Can those who simply want freedom from government interference in their lives, return to power in a nation in which one out of every two households receives government aid?
For at least a decade I have heard the “tipping point” warnings coming from conservatives on Capitol Hill. I still hear those warnings, but they are now useless.
As I mentioned above, the nation has passed the tipping point. There are simply now more receiving than paying in. Families are so broken that constant government support must be provided. Government has taken on family expenses including school lunch for millions of kids.
The worship of sex and violence by the media and by the public enfeebles the power of the church and synagogue. More people watch human bodies being nonchalantly dissected on TV crime shows each week than attend church. Yes, the tipping point has been passed, but it was not just the fiscal tipping point; it was the moral tipping point as well.
When government rather than the family becomes the main provider, people see fewer practical reasons for morality. More adults live together without benefit of marriage. More children are born out of wedlock. More young men destroy their lives in homosexuality. Drug use destroys the will to work and the will to live. And government finances it all, but at a cost to the future. Benefit payments are so high that basic government services are not affordable.
Highways that were once free to use are being rebuilt by private companies as toll roads, because the entitlement spending has reached a level that does not allow for other needs, such as proper repair of the infrastructure. The nation is $16 trillion in debt, and that is about the same amount of money needed to repair aging roads, bridges and other critical systems. Our military is the smallest since World War I, and our currency is devalued daily by government printing presses churning out dollars. Real inflation eats away 6 percent of our savings each year, while the government pretends it is just 2 percent to keep down Social Security payments, which are adjusted each year for inflation. This keeps interest the government pays on loans low as well.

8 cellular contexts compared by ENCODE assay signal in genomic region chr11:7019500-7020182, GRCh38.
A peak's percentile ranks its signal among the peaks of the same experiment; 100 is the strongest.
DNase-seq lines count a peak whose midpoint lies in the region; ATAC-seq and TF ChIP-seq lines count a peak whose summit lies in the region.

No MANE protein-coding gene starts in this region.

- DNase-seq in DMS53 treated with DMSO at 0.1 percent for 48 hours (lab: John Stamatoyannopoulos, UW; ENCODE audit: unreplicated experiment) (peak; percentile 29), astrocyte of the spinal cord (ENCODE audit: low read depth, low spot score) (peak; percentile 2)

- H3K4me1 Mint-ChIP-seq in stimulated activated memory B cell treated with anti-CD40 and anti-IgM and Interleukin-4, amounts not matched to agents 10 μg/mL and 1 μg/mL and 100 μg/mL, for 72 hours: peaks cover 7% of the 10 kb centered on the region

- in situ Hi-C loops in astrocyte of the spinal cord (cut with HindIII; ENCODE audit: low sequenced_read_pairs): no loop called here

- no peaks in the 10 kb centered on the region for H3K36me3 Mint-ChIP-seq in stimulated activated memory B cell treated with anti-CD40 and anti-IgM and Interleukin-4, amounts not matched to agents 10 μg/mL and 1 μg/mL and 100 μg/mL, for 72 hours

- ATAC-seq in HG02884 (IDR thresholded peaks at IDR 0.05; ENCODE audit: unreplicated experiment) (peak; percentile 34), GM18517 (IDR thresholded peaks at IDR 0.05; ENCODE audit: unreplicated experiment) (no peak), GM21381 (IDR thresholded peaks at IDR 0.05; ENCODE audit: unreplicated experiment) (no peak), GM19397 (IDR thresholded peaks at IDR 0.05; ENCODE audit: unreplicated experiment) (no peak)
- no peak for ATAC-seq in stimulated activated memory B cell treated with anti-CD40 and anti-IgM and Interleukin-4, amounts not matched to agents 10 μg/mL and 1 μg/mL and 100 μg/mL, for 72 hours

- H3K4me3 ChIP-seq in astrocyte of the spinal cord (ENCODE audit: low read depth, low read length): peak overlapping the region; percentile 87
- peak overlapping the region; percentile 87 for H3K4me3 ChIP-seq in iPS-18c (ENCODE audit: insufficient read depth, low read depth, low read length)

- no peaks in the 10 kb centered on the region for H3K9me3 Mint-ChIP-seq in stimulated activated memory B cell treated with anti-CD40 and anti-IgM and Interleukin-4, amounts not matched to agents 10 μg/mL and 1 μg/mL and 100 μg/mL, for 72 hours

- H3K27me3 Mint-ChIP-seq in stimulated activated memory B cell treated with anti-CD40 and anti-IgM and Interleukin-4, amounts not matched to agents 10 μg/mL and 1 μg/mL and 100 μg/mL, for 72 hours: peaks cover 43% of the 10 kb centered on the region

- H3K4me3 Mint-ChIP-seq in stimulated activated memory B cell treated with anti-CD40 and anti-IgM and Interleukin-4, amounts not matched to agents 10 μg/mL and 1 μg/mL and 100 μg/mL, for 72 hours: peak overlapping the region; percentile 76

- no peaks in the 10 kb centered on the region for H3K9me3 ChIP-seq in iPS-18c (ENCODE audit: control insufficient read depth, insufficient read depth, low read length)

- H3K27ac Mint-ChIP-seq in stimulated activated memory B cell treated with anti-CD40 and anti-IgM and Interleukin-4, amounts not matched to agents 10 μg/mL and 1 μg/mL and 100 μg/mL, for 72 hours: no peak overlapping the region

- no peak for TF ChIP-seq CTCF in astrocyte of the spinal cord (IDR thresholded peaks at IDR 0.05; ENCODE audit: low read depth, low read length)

The Koch brothers, Donald Trump and anti-tax king Grover Norquist will push the GOP to drop its “moral wing” to attract single mothers and homosexuals. It doesn’t matter; no political party can save America, but the Lord can save Americans.
Hope does remain: That hope is in the promise of Jesus Christ and the Word of God. The Gospel changes lives and hearts, and we must all work to win hearts at all levels. That alone can change the direction of our nation.
We cannot surrender. The truth of the Gospel and the biblical view of the family must still be presented to the lost. On a political level those who love the Lord and hold the Bible as truth must continue to knock on the doors of congressmen and senators. It is our responsibility as believers to warn the leaders of this nation away from the dangerous path they have chosen for the people. We must return both power and responsibility back to the God-ordained family.